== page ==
While much is made of the blossoming and fulfilling relationship between Leona and Mady, there is no attempt to insinuate that their relationship is a sexual one, except perhaps in a scene in which Leona's traditional and distressed Papa (Howard Pinhas)and Mama (Amie Bermowitz), upon hearing that the women want to live together, sing "What Will People Think?" There are several scenes in which the young Leona and Mady are both courted and pursued by ardent young men. Leona may worry "Will I be alone?" and Mady may wonder "Will I be well known?", but we are given ample examples that they are determined not to obey the rules and conventions preferred by their families.
Bookends shares its spoken libretto and musical language spontaneously and there is a nice ebb and flow between the two that only occasionally takes a break from what might be called a fantasy moment. Leona isn't above letting us know she wouldn't have minded an affair with Byron or Keats. Their dreamy contemplations about being "lonely and blue" or "Waiting for Mr. Right," is a reasonable response to the kind of women men expected and exemplified in two contrastingly styled songs that define women they know as either a flirty showgirl or as a submissive housefrau.
Except for Leona and Mady, the musical's performers are called upon to double, which they do with infectious aplomb. Eric Colllins is a standout as Leona's earnest and patient beau Carl who just cannot understand when the love of his life calls "the old world's a prison." Leona hears "destiny calling" as surely as Mady. Despite the insistence by her mathematician beau Rusty (Matt Golden), that "Numbers Make Sense," Mady is really ignited by realizing she has found a life-long friend.
In one of the musical's more adventuring scenes, Leona has gone bravely to Strasbourg, Germany in 1939 to dig through the archives and complete a master thesis on Mary Magdelene and get her PHD amidst the ardent if inappropriate attentions paid to her by Mr. Ritter (Alan Souza), a married man with six children. It is Ritter who discovers that Leona has "Fingerspitzengefuhl," a gift that deserves the delightful song it prompts. Pamela Bob is terrific as Deborah, the woman who brings the proofs of their memoir and eventually stays to work for them.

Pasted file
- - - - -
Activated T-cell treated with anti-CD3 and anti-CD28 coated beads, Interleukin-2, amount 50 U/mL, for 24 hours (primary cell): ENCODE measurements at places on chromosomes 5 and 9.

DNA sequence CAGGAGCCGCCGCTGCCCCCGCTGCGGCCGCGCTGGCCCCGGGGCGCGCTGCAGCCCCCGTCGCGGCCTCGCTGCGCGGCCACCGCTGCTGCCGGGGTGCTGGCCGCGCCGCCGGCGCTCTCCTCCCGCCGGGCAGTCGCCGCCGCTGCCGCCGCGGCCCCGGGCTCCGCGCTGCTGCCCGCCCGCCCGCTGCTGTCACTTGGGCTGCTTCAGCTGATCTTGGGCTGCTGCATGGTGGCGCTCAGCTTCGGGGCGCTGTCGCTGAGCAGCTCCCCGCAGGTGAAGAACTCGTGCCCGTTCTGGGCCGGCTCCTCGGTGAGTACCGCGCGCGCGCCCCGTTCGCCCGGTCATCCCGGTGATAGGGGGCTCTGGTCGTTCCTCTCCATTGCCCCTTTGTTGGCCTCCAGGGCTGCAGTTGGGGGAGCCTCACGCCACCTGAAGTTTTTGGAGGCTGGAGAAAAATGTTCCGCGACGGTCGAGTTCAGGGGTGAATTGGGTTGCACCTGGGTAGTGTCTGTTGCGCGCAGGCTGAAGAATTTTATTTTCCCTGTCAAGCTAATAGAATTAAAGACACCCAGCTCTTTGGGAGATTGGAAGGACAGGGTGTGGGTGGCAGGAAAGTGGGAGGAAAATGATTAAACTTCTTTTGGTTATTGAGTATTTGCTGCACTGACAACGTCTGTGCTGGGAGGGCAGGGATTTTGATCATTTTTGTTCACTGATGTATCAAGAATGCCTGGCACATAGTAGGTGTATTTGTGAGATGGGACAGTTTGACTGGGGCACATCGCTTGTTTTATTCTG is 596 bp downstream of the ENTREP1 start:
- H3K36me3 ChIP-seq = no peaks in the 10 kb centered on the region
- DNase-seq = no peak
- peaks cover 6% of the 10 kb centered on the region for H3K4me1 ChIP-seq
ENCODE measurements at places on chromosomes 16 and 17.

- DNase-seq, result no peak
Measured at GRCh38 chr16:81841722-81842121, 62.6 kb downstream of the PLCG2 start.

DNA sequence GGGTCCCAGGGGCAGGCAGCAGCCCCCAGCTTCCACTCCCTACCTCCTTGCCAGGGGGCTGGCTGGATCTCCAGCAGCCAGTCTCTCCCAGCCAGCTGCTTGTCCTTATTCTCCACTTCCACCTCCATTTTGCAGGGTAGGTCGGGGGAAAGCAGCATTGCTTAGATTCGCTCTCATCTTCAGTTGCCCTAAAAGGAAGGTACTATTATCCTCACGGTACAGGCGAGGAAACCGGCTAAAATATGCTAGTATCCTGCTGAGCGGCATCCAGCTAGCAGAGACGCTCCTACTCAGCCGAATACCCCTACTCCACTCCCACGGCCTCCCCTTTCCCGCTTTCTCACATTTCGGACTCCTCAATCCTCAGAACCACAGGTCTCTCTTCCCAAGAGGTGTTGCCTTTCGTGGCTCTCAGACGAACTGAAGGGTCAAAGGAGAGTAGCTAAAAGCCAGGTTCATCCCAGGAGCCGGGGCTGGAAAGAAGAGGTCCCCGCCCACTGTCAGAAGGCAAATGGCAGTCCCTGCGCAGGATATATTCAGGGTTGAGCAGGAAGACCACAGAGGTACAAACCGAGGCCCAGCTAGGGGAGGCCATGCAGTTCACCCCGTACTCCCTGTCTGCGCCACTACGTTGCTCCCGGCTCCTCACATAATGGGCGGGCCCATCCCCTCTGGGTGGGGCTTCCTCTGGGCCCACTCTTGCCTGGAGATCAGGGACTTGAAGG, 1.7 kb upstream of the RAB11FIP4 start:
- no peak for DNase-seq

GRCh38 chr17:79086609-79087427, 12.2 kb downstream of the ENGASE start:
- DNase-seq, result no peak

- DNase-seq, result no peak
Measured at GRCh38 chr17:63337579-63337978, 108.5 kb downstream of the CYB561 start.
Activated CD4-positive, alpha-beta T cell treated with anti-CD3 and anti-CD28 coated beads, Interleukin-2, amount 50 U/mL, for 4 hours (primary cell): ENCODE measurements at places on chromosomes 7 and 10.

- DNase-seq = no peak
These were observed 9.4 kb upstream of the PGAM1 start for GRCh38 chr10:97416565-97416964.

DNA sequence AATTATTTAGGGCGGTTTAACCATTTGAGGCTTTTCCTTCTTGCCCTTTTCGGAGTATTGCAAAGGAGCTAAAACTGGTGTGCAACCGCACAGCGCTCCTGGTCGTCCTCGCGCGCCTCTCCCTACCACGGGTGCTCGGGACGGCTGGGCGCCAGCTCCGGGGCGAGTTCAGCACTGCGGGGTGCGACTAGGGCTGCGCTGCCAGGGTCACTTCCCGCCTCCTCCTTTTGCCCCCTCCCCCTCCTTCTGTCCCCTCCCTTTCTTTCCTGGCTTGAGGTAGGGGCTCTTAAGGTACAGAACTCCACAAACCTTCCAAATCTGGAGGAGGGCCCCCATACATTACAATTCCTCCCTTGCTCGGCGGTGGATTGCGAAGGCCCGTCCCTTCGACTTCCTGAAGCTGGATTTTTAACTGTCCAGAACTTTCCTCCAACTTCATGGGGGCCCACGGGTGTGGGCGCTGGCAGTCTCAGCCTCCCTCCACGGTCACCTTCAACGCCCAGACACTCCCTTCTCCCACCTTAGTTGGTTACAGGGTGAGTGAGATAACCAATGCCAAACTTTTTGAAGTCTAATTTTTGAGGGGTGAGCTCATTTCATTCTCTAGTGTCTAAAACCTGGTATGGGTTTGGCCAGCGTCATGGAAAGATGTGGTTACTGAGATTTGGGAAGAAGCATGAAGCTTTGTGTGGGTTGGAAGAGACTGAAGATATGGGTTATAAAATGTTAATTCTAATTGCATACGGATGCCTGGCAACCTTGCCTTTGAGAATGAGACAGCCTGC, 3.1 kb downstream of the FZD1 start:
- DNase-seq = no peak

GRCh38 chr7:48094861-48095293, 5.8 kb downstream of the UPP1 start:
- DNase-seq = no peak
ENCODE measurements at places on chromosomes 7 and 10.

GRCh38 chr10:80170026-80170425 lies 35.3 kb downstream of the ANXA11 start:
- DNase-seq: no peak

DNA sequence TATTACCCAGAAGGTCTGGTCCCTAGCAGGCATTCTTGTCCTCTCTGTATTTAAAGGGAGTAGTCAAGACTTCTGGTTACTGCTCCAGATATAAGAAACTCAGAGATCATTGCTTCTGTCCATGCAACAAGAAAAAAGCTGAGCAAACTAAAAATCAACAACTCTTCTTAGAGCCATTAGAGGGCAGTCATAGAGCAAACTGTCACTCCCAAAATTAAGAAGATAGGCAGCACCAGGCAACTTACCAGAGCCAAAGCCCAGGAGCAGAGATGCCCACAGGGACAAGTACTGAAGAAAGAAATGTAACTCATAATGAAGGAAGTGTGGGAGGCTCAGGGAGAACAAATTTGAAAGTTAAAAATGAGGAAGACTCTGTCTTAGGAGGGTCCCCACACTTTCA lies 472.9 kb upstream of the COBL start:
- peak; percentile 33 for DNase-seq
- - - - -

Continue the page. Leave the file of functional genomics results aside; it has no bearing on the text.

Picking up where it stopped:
It was Houghton's own investigation into the life and work of Louisa May Alcott that led her to meet both Stern and Rostenberg. It was their discovery and uncovering in 1942 of Alcott's literary secret life as a writer of pulp fiction under the pseudonym of A. M Barnard that became part of the plot. There is considerable pleasure in watching Leona and Mady as intrepid investigators much in the same way as Sherlock Holmes and Dr. Watson, the team that also humorously find their way into one of the many winning songs that provide purely diverting moments from two exceptional lives.
Bookends, with its large cast and female empowering theme is sure to have a future.
The musical is not to be confused with the play Bookends by M.J. Feely that recently received its world premiere in Philadelphia.
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The Little Mermaid
Shrek The Musical
Easy-on-the budget super gift for yourself and your musical loving friends. Tons of gorgeous pictures.
Leonard Maltin's 2007 Movie Guide
At This Theater
Leonard Maltin's 2005 Movie Guide